Something strange is happening to the world's politics and the consequences could easily be very unpleasant for all of us.
    Things have become interesting. I am just wondering about the day I heard the news that Corbyn had got onto the ballot. I hadn't heard his name for years and was surprised that he was still around and that the left were even troubling to contest the election. If he had failed to get his papers in on time where would all his supporters be now? Would they all be signing up to the Greens or the Lib Dems? Or would there be a new party along the lines of Podemos holding its first conference?
  • SandpitSandpit Posts: 20,289
    tlg86 said:

    I've switched over to the football, but I briefly heard McDonnell saying that there will be no compulsory reselections but if the horrible Tories force through the unfair boundary changes then there's nothing he and Jezza can do about it.

    LOL! So there's no deselections unless the Evil Tories make us do it. Riiggghhhhtttttt!!!
  • PlatoSaid said:

    AndyJS said:

    This might be somewhat controversial, but I think the chance of Corbyn as PM in 2020 are higher than I suspected. He and his supporters have shown themselves to be stronger, grittier and more consistent than their opponents within the party.

    *If* Labour pull behind him, he might be perfectly capable of taking that grittiness and consistency and using it against the Conservatives and May.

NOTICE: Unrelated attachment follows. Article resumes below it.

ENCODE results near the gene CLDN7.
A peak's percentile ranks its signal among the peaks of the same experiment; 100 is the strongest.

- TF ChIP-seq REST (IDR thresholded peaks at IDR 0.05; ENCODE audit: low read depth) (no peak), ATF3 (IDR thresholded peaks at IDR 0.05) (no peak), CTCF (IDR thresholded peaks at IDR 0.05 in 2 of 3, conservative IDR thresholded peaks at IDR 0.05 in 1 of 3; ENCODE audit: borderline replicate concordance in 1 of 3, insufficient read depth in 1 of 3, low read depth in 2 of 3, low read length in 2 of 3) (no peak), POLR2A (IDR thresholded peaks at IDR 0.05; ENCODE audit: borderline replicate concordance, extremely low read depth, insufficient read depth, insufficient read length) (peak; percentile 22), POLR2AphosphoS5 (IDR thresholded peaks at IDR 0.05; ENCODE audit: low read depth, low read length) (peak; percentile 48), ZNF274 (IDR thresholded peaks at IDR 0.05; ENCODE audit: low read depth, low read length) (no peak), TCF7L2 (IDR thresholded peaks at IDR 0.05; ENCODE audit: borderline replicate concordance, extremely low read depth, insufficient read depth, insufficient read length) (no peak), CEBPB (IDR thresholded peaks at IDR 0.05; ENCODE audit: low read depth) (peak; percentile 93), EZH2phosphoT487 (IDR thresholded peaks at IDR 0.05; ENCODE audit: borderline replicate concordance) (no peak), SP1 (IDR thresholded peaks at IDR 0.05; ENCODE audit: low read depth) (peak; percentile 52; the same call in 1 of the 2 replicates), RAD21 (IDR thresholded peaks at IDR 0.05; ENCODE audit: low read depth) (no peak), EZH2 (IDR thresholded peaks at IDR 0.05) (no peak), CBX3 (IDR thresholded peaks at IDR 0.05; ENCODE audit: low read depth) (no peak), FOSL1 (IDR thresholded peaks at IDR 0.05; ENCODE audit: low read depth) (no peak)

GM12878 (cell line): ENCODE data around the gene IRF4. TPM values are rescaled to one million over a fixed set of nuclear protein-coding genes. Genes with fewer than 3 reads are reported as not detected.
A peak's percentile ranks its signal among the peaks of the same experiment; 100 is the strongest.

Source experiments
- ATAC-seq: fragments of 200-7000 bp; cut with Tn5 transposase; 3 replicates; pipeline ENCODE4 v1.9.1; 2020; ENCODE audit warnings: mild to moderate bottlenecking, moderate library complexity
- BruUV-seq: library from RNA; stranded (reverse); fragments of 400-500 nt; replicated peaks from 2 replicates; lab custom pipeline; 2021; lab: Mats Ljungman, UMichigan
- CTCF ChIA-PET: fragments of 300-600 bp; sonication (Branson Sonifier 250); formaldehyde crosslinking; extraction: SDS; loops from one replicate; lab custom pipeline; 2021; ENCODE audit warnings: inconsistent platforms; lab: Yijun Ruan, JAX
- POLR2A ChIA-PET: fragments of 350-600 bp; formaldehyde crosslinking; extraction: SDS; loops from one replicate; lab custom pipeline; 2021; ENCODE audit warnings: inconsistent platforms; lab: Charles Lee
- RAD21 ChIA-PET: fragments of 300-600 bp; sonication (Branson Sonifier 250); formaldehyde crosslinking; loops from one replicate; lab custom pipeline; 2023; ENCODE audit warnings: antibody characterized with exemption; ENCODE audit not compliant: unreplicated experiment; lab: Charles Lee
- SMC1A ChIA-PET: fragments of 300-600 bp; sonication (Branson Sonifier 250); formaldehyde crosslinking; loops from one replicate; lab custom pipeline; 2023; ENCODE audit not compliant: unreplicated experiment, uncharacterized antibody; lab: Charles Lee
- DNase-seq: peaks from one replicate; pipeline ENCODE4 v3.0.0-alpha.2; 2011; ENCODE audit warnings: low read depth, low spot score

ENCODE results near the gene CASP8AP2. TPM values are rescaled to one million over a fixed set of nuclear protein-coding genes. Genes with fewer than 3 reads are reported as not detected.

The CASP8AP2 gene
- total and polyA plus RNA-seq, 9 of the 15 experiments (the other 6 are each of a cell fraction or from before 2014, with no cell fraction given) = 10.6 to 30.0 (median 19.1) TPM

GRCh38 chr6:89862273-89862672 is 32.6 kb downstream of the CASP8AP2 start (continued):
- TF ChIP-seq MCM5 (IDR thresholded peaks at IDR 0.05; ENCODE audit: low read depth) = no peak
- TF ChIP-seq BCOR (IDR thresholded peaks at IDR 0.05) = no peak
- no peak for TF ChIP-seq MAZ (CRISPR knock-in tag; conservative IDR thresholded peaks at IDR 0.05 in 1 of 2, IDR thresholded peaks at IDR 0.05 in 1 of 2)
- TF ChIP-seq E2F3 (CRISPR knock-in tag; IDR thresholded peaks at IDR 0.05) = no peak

He's a survivor. He survived for thirty-odd years in a Labour party that moved away from him, and he's survived attacks by his own side and come out stronger.

    It's not time for the Conservatives to be frightened, but they should surely be worried.

    The electoral facts haven't changed. Labour need to win seats in places like Basildon, Crawley, Swindon, Milton Keynes, Reading, Northampton, Watford, etc. in order to win an election. The only Labour leader to win those places since 1974 was Tony Blair.
    Isn't Basingstoke the seat Labour needs now to win? I saw some polling nerd suggest this the other day.
    Basingstoke is more likely to have a Democratic Unionist MP than a Labour MP
  • AndyJS said:

    This might be somewhat controversial, but I think the chance of Corbyn as PM in 2020 are higher than I suspected. He and his supporters have shown themselves to be stronger, grittier and more consistent than their opponents within the party.

    *If* Labour pull behind him, he might be perfectly capable of taking that grittiness and consistency and using it against the Conservatives and May.

    He's a survivor. He survived for thirty-odd years in a Labour party that moved away from him, and he's survived attacks by his own side and come out stronger.

    It's not time for the Conservatives to be frightened, but they should surely be worried.

    The electoral facts haven't changed. Labour need to win seats in places like Basildon, Crawley, Swindon, Milton Keynes, Reading, Northampton, Watford, etc. in order to win an election. The only Labour leader to win those places since 1974 was Tony Blair.
    I understand that. But go back a year, and see what Conservatives and even some Labourites were saying about Corbyn's survival chances. He's not only survived, he's come out stronger.